moisture wicking polo CU intramural sports
Registration for University of Colorado intramural teams and leagues take place next Monday through Thursday. Play starts either Sept. 8 or 13, depending on the sport.
In addition, registration for the four on four sand volleyball tournament and three on three soccer tournament take place Sept. 8 10. Those tournaments are scheduled for the week of Sept. 15. Tuesday at the CU Recreation Center.
If you’re looking for a way to escape the grind of school, but not a big time commitment, you’re not alone.
Playing intramural sports is one of the favorite stress reliever pastimes for University of Colorado students.
Michelle Elvig, a junior at CU, plays several intramural sports with her friends. In years past, she’s played volleyball, indoor and outdoor soccer.
“It’s a good excuse for us to get together and go let off some steam,” Elvig said.
She’s the intramurals coordinator for the Alpha Kai Omega sorority at CU, as well. Playing with other members of her sorority is a good way to get to know sisters she wouldn’t otherwise become friends with, she added.
Elvig and her friends are in the majority at CU. More than half of the Boulder campus’ students play intramurals.
“Typically, over the full school year, we have 16,000 students participate,” said Annie Mulvany, intramural coordinator at CU.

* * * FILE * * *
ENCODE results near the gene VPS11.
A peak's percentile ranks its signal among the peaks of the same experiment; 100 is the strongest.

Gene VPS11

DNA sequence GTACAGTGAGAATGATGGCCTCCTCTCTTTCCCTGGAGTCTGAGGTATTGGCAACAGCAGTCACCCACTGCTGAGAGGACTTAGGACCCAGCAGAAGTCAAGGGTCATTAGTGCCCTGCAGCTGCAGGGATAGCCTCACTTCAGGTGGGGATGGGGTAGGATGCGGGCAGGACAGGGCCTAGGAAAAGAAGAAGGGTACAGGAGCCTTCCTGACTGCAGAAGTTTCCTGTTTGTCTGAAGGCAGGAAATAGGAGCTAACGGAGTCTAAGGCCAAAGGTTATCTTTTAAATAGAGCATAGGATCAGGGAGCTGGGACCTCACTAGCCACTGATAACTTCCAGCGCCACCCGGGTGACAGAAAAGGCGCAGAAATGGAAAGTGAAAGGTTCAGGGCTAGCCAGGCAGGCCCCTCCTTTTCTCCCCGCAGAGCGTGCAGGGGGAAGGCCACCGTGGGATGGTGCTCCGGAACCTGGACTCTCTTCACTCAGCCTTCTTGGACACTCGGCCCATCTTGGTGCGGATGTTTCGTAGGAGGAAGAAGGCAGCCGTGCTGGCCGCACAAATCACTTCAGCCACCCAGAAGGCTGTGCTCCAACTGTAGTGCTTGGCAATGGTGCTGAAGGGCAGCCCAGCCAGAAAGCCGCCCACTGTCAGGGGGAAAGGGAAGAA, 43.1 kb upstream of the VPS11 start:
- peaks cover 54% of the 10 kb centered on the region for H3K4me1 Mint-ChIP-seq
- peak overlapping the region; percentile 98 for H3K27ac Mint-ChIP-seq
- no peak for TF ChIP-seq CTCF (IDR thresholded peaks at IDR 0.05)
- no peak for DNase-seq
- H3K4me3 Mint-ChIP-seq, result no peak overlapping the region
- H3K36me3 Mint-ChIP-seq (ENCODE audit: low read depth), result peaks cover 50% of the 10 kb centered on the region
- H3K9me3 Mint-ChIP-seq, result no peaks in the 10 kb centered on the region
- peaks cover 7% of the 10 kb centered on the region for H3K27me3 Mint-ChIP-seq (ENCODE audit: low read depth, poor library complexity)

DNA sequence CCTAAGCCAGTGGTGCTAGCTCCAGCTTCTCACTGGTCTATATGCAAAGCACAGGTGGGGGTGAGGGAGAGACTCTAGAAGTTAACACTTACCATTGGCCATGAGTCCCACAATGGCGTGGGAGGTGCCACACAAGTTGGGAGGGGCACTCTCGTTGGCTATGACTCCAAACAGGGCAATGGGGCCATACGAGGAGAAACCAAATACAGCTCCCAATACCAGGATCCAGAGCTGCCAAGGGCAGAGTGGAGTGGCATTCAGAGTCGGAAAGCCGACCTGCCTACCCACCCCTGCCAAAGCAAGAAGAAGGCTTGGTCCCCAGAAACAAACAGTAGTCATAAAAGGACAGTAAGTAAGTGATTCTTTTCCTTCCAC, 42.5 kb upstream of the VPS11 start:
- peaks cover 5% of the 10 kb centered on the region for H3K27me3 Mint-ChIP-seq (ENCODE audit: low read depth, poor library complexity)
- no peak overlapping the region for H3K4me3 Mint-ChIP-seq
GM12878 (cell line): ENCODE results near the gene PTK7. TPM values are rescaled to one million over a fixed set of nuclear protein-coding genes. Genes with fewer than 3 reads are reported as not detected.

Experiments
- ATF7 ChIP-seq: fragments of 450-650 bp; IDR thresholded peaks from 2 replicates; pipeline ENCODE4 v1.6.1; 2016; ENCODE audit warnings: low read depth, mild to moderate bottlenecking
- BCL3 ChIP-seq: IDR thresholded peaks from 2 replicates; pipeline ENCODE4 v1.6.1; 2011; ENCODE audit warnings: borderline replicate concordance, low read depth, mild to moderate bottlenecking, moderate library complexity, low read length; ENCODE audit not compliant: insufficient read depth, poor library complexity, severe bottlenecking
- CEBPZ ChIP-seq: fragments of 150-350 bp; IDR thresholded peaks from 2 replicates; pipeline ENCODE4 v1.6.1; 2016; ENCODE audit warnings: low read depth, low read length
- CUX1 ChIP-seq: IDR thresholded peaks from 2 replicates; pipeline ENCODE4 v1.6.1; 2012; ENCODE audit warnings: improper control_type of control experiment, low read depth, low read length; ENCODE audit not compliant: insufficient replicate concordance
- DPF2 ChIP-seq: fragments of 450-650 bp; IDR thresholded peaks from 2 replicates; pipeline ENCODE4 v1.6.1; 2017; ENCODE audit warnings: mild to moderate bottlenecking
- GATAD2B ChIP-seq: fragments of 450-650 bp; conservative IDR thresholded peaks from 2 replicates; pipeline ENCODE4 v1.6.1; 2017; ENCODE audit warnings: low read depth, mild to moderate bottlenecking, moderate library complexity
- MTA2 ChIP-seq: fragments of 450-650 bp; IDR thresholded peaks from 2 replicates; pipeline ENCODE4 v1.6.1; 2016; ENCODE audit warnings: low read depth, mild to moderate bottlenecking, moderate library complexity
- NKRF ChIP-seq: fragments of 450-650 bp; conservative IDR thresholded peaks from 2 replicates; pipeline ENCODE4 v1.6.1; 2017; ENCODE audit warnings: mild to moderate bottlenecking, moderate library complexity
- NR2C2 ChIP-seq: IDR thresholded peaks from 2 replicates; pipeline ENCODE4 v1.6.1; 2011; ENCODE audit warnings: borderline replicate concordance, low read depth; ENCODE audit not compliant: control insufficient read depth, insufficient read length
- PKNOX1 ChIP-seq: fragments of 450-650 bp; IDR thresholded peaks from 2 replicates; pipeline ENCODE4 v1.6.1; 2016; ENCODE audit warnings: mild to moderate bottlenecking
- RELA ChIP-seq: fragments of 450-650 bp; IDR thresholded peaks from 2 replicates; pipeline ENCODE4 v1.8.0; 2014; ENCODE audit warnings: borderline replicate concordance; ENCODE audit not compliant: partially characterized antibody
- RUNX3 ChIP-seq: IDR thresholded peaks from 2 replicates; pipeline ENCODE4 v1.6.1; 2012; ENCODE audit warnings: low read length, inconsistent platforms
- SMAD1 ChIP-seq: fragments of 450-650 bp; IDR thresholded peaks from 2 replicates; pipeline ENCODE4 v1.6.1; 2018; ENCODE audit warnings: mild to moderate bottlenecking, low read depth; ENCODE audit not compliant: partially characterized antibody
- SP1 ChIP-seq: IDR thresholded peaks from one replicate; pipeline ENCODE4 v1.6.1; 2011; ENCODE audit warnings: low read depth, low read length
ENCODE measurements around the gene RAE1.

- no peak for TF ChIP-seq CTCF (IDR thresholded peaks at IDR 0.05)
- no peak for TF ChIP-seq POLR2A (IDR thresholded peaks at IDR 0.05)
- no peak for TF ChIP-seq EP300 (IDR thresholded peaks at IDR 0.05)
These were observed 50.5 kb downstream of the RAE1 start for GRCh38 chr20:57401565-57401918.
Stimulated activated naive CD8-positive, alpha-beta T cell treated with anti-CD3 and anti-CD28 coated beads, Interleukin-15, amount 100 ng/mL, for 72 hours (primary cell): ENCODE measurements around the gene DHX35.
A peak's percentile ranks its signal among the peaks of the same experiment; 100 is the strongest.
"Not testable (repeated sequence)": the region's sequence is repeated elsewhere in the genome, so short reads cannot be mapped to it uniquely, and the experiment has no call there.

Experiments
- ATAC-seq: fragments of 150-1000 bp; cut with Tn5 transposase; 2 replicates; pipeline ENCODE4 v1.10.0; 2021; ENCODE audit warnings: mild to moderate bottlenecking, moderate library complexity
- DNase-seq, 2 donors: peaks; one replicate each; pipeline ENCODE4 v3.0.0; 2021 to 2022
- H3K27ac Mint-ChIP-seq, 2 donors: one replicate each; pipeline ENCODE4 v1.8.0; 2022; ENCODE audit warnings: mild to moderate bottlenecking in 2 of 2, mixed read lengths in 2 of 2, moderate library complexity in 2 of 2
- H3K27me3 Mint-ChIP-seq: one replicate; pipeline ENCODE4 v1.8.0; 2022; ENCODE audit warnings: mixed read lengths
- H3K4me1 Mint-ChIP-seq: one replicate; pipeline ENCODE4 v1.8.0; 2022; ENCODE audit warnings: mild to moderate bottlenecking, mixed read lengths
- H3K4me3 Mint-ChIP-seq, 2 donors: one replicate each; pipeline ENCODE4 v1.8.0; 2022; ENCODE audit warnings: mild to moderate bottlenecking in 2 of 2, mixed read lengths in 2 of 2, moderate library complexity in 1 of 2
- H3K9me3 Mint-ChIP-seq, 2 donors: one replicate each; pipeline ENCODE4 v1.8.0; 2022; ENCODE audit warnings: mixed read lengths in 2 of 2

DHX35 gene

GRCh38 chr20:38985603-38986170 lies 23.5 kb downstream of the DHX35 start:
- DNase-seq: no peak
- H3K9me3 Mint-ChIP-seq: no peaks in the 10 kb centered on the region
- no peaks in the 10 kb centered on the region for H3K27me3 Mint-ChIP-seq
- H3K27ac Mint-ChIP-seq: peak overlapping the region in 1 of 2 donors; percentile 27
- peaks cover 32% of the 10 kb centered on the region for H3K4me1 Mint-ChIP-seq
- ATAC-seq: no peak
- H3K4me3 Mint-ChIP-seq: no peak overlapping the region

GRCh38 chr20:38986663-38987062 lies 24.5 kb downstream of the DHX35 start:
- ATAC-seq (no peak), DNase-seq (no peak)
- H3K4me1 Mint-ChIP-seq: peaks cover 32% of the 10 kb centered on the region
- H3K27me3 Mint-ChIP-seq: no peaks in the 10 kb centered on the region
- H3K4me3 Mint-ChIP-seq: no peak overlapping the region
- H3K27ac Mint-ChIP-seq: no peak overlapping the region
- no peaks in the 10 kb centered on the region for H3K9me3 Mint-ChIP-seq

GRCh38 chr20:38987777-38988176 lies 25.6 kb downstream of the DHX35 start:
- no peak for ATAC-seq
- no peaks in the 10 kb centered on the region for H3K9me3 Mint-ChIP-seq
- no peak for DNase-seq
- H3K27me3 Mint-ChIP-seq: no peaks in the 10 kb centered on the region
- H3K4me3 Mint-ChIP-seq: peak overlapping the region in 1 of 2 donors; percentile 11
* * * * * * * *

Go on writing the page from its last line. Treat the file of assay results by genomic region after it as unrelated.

The intramurals program at CU offers competition in 11 different sports, plus three additional tournament sports. They range from traditional sports such as basketball, flag football, volleyball and soccer to innertube water polo, broomball and dodgeball.
The dodgeball league has boomed the past several years, especially in the wake of the 2004 movie “Dodgeball: A True Underdog Story.”
“It’s one of our most popular sports,” Mulvany said. “We fill the league each session with 80 teams.
“That movie really helped. All the teams dress up. They’ll wear the sweatbands and headbands. But they’re very serious, too.”
Broomball is played on an ice rink, but in gym shoes, instead of skates. Players use a broom like stick and a ball, and the rules are similar to ice hockey.
There are outdoor and indoor soccer leagues, and a three on three soccer tournament is scheduled, too.
“Soccer is huge here so we try to do some variations to it,” Mulvany said. “We do a weeklong tournament and they come out and play four or five games throughout the week.”
Students can participate individually in the intramural 100/1000 Mile Club. That program challenges participants to log 100 miles during a semester, or reach the 1,000 mile mark during the course of a year, in various exercise routines, such as running, cycling, stationary biking or on the elliptical machine.
“Once they complete it, they get an intramural T shirt,” Mulvany said. “It’s really just trying to get people active.”
Though there is no limit on the number of students who can sign up for the 100/1000 Mile Club, other sports have limits. Most fill to their capacity, and registration is taken on a first come, first served basis.
“The key is to get your registration in early,” Mulvany said.
Registration for most intramural teams takes place from Aug. 31 to Sept. 3 in the CU Recreation Center. Team fees range from $20 (for tournaments) to $125, but most are in the $40 $60 range.
Unlike club sports, where some teams require students to try out, there are no “cuts” in intramurals. And, unless your team is more ambitious than most, there are no practices.